A man is seen withdrawing Serbian Dinars from a bank cash machine in the northern Serb-dominated part of the ethnically divided town of Mitrovica, Kosovo, on Wednesday, January 31, 2024. The ban on the Serbian currency was scheduled to commence on Thursday.
The United States, Great Britain, France, Italy, and Germany collectively urged Kosovo Prime Minister Albin Kurti to suspend the enforcement of a regulation prohibiting the use of the Serbian currency in Kosovo. (AP Photo/Bojan Slavkovic)
Kosovo authorities announced on Wednesday their decision to mandate the use of the country’s currency, the euro, and discontinue the use of the neighboring Serbia’s dinar in the northern region, where the majority of the ethnic Serb minority resides.
Ahmet Ismaili, Kosovo’s Central Bank Governor, stated that new rules regarding local transactions in euros would be implemented in the northern municipalities starting Thursday. Additionally, all financial institutions in the area are required to register within the next month. Currently, four banks and 15 financial institutions in the region use Serbia’s dinar.
Governor Ismaili emphasized that the new rules were not specifically targeting the Serbian dinar. However, the decision has raised concerns among Western powers, anticipating increased tension in Kosovo’s relations with Serbia. These countries have strongly advised Pristina to postpone the move.
“The euro as the sole means of payment and purchase, clearly defined in the Republic of Kosovo, is not a negotiable issue,” stated Prime Minister Albin Kurti, dismissing the possibility of reconsidering the decision.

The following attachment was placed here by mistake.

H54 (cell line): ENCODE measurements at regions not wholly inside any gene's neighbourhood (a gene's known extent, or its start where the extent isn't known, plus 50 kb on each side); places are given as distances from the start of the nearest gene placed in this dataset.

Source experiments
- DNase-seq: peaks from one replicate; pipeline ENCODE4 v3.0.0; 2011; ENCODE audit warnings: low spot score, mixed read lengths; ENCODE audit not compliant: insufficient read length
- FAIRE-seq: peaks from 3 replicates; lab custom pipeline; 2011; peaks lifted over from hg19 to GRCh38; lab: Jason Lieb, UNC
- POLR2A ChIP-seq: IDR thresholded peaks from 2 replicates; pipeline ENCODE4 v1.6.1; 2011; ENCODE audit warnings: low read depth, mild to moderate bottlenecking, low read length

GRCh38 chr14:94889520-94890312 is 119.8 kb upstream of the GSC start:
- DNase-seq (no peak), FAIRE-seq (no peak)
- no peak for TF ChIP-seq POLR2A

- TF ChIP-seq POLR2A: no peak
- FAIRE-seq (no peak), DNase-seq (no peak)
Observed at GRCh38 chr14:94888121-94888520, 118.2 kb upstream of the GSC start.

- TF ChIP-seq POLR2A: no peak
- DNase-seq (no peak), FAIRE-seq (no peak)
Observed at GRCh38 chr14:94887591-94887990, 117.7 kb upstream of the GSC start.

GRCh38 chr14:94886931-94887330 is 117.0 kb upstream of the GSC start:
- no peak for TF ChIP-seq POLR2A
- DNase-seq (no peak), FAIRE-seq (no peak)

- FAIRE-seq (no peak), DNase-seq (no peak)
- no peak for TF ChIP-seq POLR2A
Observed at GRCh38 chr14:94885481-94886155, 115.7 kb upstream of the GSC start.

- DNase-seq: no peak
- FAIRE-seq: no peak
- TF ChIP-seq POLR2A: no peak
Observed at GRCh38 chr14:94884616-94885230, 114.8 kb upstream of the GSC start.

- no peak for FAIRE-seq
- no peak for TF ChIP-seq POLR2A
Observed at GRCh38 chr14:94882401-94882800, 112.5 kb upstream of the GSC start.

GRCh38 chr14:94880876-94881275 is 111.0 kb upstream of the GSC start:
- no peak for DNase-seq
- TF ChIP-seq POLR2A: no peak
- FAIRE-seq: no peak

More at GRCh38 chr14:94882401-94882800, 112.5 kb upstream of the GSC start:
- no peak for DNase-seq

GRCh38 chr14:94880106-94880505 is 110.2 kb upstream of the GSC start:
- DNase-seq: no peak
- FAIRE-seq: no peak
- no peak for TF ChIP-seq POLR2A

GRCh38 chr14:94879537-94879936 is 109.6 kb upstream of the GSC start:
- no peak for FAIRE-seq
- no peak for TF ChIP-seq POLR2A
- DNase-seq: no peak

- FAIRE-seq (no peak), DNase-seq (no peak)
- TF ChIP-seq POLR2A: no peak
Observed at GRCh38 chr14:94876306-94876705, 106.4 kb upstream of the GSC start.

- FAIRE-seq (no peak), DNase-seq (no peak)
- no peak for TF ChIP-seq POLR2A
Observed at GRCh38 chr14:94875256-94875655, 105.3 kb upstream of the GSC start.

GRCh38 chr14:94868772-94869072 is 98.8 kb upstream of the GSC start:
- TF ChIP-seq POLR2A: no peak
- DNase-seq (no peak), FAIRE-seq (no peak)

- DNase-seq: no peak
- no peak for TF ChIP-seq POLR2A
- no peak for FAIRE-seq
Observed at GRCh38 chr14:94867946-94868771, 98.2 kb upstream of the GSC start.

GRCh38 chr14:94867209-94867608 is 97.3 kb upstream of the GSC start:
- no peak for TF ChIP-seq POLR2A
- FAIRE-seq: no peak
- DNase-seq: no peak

As of now, there has been no official reaction from Belgrade.
The decision has sparked worries among residents, including Blagica Radovanovic, a retired professor in Northern Mitrovica. She questioned the impact on individuals receiving social benefits, particularly those who have money delivered directly to their doors by postmen, expressing concerns about a potential humanitarian catastrophe.
Deputy Prime Minister Besnik Bislimi assured the public that efforts would be made to ensure the new rules do not negatively impact or penalize the citizens. He pledged a comprehensive public awareness campaign to address any concerns.
Both the European Union and the United States are exerting pressure on both countries to implement agreements reached by Serbian President Aleksandar Vucic and Prime Minister Kurti in February and March. The EU-facilitated normalization talks have faced obstacles, particularly following a shootout in September involving masked Serb gunmen and Kosovo police, resulting in four fatalities and escalating tensions.
While both Serbia and Kosovo express a desire to join the EU, EU foreign policy chief Josep Borrell has warned that their unwillingness to compromise is jeopardizing their chances for membership.
The historical context includes a 1998-99 war between Serbian forces and ethnic Albanian separatists in what was then the province of Kosovo, resulting in around 13,000 deaths, mostly among ethnic Albanians. Kosovo declared independence in 2008, but the government in Belgrade does not recognize it as a separate country.